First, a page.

RICHARDSON, Jonathan, Two Discourses. I. An Essay on the whole Art of Criticism as it relates to Painting. Shewing how to judge I. Of the Goodness of a Picture ; II. Of the Hand of the Master ; and III. Whether ‘tis an Original, or a Copy. II. An Argument in behalf of the Science of a Connoisseur ; Wherein is shewn the Dignity, Certainty, Pleasure, and Advantage of it. Both by Mr. Richardson, London, W. Churchill, 1719.1 quotations
‘Tis an entertaining thing to the Mind of Man to see a fine piece of Art in Any kind ; and every one is apt to take a sort of Pride in it as being done by one of his Own Species, to whom with respect to the Universe he stands related as to one of the Same Countrey, or the Same Family. Painting affords us a great Variety of This kind of Pleasure in the Delicate, or Bold management of the Pencil ;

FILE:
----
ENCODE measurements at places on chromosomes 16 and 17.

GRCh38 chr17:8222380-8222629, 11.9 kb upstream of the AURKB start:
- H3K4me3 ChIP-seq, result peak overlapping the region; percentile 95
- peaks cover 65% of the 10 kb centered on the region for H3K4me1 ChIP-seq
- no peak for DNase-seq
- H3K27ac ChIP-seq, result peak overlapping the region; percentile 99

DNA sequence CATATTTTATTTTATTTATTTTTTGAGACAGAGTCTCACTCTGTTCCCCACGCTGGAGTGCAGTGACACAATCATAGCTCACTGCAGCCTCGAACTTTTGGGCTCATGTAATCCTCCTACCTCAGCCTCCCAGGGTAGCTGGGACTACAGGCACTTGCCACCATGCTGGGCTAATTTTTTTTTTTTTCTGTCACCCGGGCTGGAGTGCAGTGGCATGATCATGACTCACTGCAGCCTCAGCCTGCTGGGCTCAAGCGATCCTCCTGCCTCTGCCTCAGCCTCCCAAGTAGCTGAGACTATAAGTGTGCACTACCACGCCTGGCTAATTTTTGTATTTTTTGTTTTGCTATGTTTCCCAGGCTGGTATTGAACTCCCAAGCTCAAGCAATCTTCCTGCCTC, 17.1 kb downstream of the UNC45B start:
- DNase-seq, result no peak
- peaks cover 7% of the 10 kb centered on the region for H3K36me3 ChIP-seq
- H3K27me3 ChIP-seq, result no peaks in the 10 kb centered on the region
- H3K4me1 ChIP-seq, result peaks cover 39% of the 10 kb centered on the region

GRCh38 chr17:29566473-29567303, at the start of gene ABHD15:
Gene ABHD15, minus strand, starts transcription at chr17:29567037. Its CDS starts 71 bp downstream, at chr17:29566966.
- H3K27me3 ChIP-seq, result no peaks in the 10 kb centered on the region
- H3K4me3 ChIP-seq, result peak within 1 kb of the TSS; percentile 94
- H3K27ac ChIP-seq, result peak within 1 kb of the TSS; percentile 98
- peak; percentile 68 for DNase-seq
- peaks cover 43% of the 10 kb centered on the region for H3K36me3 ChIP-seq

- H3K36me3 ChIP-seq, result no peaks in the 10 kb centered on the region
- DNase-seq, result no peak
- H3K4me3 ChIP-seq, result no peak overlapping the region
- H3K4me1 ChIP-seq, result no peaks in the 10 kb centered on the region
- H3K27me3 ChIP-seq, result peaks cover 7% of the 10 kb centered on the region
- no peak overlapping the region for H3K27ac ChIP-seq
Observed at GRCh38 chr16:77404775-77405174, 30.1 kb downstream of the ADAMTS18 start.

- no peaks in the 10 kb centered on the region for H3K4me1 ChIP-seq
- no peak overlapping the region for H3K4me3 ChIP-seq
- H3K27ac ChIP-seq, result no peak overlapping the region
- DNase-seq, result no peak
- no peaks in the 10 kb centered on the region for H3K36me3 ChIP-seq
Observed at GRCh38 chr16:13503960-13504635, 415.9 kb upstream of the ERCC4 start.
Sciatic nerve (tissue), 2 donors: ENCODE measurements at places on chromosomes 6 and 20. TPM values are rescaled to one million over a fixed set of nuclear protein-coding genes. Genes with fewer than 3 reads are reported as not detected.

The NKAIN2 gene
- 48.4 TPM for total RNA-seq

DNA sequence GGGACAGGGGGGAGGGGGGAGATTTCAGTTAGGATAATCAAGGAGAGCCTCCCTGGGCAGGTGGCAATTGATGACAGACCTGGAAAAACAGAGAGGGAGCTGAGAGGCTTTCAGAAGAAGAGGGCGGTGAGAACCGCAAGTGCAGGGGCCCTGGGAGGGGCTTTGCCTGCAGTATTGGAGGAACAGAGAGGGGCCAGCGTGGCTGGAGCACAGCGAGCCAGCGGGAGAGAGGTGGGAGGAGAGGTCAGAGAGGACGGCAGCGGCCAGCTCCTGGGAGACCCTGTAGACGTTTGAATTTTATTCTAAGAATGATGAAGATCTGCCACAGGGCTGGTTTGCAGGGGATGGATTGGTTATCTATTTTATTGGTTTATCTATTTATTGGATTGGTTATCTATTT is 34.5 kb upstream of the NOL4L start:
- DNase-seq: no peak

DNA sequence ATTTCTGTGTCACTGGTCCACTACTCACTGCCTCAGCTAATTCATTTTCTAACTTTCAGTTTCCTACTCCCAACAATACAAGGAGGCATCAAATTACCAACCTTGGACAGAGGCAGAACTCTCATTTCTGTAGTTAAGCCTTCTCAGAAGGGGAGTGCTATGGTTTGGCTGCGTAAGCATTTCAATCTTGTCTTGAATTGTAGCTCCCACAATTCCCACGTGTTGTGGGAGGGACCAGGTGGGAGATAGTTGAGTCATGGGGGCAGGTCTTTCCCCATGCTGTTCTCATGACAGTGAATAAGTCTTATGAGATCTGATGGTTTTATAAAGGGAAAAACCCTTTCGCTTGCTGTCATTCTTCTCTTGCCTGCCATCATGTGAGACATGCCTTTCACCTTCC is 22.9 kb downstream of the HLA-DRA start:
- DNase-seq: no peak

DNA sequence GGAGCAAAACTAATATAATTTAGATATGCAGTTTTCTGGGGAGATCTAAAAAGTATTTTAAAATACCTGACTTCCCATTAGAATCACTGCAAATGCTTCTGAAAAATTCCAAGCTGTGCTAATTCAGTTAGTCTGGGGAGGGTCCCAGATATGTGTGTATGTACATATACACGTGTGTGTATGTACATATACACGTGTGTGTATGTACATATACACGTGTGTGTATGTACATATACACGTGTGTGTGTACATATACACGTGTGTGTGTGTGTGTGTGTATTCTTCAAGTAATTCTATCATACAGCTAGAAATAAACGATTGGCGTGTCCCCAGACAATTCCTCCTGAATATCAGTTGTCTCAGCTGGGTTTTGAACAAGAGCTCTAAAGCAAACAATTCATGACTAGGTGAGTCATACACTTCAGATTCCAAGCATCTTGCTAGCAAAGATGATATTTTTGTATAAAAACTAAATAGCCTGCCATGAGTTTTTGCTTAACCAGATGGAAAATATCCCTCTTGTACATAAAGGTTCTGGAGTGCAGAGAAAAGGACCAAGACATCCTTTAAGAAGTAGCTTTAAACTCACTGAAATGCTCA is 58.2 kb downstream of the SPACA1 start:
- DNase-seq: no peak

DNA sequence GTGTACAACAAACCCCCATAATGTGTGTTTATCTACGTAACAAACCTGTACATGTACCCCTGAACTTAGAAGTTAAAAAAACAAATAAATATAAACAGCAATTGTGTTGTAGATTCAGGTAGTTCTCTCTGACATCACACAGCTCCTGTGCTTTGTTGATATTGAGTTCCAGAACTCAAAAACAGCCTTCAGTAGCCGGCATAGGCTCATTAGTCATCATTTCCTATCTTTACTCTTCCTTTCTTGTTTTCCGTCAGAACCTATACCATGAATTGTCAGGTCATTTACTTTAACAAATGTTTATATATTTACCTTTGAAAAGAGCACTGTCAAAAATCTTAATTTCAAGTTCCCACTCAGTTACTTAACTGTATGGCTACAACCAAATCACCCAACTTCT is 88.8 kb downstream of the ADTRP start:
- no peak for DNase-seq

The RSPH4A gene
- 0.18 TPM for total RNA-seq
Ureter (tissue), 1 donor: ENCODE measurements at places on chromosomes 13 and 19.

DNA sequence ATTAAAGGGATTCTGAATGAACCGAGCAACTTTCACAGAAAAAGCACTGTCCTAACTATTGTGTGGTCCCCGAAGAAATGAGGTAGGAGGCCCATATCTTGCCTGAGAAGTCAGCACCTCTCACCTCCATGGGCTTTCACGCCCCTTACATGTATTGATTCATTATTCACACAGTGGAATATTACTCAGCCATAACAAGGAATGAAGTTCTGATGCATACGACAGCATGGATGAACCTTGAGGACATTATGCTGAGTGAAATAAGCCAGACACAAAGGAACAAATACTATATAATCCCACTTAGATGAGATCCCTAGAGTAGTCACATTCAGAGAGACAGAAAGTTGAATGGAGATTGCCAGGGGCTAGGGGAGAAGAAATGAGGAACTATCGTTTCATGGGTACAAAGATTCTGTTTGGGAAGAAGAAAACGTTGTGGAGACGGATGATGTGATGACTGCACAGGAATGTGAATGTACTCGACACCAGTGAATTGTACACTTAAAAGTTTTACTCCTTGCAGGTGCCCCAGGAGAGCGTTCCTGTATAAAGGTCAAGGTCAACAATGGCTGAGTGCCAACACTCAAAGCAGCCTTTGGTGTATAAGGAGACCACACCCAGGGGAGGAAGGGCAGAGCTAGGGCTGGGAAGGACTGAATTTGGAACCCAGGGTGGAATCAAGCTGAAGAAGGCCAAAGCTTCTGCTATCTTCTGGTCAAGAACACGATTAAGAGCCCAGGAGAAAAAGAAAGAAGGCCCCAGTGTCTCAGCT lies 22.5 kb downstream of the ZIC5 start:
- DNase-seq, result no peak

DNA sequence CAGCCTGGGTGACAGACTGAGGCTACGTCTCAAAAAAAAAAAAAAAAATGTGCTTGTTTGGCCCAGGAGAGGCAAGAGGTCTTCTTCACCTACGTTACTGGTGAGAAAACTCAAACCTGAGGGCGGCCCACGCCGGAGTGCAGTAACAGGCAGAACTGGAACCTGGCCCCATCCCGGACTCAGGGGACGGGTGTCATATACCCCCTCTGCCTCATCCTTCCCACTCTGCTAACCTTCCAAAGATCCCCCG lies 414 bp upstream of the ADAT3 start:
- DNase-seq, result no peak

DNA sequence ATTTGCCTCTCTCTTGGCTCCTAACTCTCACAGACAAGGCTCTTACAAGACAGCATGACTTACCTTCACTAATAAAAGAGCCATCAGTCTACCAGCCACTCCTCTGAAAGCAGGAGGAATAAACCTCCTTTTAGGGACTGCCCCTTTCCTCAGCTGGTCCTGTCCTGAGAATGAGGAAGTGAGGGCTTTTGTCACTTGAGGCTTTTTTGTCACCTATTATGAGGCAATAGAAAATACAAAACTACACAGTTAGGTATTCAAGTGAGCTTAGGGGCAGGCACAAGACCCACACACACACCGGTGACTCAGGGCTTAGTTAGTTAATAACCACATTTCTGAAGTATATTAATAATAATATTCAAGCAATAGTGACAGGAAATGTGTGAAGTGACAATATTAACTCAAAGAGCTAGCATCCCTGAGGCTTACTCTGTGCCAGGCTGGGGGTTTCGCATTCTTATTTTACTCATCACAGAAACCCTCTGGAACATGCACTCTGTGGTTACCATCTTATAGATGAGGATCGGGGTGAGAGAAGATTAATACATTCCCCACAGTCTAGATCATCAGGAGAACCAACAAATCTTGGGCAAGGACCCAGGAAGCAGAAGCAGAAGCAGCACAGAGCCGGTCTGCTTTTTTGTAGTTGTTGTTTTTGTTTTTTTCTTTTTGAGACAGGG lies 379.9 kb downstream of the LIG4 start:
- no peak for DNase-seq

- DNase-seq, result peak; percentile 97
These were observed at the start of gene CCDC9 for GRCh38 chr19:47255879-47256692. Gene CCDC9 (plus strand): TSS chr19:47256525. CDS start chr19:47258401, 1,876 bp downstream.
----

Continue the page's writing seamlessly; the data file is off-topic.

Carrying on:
But the Handling may be such as to be not only Good abstractedly consider’d, but as being Proper, and adding a real Advantage to the Picture : And then to say a Picture has such, and such good Properties, and is also Well Handled (in that Sense) is as to say a Man is Wise, Virtuous, and the like, and is also Handsome, and perfectly Well bred.
Generally if the Character of the Picture is Greatness, Terrible, or Savage, as Battels, Robberies, Witchcrafts, Apparitions, or even the Portraits of Men of such Characters there ought to be employ’d a Rough, Bold Pencil ; and contrarily, if the Character is Grace, Beauty, Love, Innocence, &c. a Softer Pencil, and more finishing is proper.
There are two Mistakes very common ; One is because a great many good Pictures are very Rough painted People fancy that is a Good Picture that is so. There is Bold Painting, but there is also Impudent Painting. Others on the contrary judge of a Picture not by their Eyes, but by their Fingers ends, they Feel if it be good. Those appear to know little of the true Beauties of the Art, that thus fix upon the least considerable Circumstance of it as if it were All, or the Principal thing to be consider’d.